Vascular endothelial cells provide a dynamic interface between circulating blood and underlying tissues that is critically involved in maintaining vascular integrity and homeostasis. The endothelium provides a surface for adhesion and subsequent extravasation of leukocytes to sites of inflammation. In addition, vascular endothelial cells are involved in the regulation of vascular tone, contribute to neo-vascularisation and mediate the formation of a platelet plug in the event of vascular damage. Rapid recruitment of bio-active components from intracellular storage pools has been shown to contribute to the critical role of endothelial cells in maintaining vascular homeostasis. A significant number of haemostatic components and inflammatory mediators originate from endothelial cell-specific, cigar-shaped organelles called Weibel-Palade bodies (WPBs) that function as storage vesicles for von Willebrand factor (VWF), a multimeric adhesive glycoprotein crucial for platelet plug formation, the leukocyte receptor P-selectin and a number of bioactive compounds that include the chemoattractants IL-8 and eotaxin-3. Following stimulation with agonists that increase intracellular Ca2+ levels, such as thrombin or histamine, WPBs fuse with the plasma membrane, thereby releasing their content onto the cellular surface or into the circulation. More recently, agonists such as epinephrine and vasopressin that raise intracellular levels of cAMP have been shown to promote the release of WPBs. The physiological importance of this pathway is illustrated by the rise in VWF levels in patients with von Willebrand’s disease and mild hemophilia A following administration of the vasopressin analogue desmopressin (DDAVP) or epinephrine. We have previously shown that cAMP-mediated WPB release is dependent on protein kinase A (PKA) and involves activation of the small GTPase RalA. Here, we have investigated a possible role for another, PKA-independent cAMP-mediated signaling pathway in the regulation of WPB exocytosis, namely the exchange protein activated by cAMP (Epac) and its substrate, the small GTPase Rap1. SiRNA-mediated knockdown of the cAMP-GEF Epac1 results in decreased epinephrine-induced WPB exocytosis. Epinephrine stimulation of endothelial cells leads to activation of the small GTPase Rap1 in a PKA-independent fashion. In addition, siRNA-mediated knockdown of Epac1 completely abolished epinephrine-induced activation of Rap1 indicating that activation of Rap1 in response to epinephrine proceeds via Epac1. We subsequently addressed whether activation of Rap1 is crucial for WPB release. Downregulation of Rap1 activation through expression of Rap1GAP effectively inhibits epinephrine-induced WPB exocytosis. Taken together, these data uncover a new pathway by which endothelial cells can regulate WPB exocytosis in response to agonists that signal through cAMP.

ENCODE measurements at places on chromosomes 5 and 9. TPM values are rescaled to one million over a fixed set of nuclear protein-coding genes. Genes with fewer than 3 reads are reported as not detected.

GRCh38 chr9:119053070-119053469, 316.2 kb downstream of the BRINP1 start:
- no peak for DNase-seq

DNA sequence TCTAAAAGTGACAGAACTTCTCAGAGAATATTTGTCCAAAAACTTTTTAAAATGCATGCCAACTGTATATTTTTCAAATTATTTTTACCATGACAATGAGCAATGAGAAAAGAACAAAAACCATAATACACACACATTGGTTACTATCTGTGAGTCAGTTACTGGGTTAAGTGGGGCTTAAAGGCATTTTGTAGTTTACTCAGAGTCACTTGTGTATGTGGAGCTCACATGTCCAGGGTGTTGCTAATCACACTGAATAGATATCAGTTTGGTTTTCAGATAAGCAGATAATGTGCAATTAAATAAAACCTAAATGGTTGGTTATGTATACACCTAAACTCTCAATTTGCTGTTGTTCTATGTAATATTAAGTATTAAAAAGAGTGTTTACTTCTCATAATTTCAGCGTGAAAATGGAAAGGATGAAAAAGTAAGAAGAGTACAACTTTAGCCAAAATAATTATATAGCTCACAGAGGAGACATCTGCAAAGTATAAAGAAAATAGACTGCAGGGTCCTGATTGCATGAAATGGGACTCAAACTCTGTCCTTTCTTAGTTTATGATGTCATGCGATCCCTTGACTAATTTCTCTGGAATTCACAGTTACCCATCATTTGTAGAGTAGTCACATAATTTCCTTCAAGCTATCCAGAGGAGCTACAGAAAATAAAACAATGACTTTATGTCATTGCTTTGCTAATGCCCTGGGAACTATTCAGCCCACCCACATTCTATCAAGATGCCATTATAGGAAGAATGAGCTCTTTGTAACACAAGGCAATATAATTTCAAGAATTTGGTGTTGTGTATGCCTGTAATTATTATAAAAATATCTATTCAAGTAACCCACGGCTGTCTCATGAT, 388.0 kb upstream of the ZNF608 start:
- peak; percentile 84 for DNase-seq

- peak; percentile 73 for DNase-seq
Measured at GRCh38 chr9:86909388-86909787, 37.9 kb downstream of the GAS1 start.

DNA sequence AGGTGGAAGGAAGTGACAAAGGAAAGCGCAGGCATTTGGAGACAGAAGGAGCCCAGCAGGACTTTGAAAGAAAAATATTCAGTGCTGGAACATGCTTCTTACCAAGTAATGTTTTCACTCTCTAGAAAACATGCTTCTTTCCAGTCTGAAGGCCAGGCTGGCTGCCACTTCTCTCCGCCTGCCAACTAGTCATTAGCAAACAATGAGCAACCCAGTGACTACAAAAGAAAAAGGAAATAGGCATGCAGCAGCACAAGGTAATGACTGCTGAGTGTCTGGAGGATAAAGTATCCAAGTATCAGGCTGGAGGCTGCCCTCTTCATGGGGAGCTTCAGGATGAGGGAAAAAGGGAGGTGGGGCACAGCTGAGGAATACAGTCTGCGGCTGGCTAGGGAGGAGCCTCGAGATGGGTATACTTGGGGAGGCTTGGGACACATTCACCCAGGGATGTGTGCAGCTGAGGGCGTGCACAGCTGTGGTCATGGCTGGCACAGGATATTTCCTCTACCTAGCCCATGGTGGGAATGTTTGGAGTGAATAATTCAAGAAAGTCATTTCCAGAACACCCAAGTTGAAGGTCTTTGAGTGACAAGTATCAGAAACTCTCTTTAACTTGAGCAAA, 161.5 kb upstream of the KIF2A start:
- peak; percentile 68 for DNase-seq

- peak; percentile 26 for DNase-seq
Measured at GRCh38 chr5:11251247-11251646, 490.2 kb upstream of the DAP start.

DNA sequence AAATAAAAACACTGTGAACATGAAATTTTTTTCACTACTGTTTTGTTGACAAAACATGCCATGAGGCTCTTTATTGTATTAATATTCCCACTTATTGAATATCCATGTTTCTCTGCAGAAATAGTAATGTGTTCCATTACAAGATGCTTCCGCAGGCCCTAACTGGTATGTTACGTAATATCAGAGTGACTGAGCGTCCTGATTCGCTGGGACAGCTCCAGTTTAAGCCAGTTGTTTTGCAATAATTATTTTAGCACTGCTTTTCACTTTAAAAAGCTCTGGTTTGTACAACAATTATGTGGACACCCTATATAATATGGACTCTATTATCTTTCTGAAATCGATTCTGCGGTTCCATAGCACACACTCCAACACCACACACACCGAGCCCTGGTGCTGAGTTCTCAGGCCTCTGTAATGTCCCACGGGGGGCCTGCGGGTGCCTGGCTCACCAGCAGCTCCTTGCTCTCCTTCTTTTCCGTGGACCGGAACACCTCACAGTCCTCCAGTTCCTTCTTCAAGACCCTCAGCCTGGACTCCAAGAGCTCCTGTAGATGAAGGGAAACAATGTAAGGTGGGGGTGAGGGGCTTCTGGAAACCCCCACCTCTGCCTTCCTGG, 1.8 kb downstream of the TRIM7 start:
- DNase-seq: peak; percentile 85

Disclosure: No relevant conflicts of interest to declare.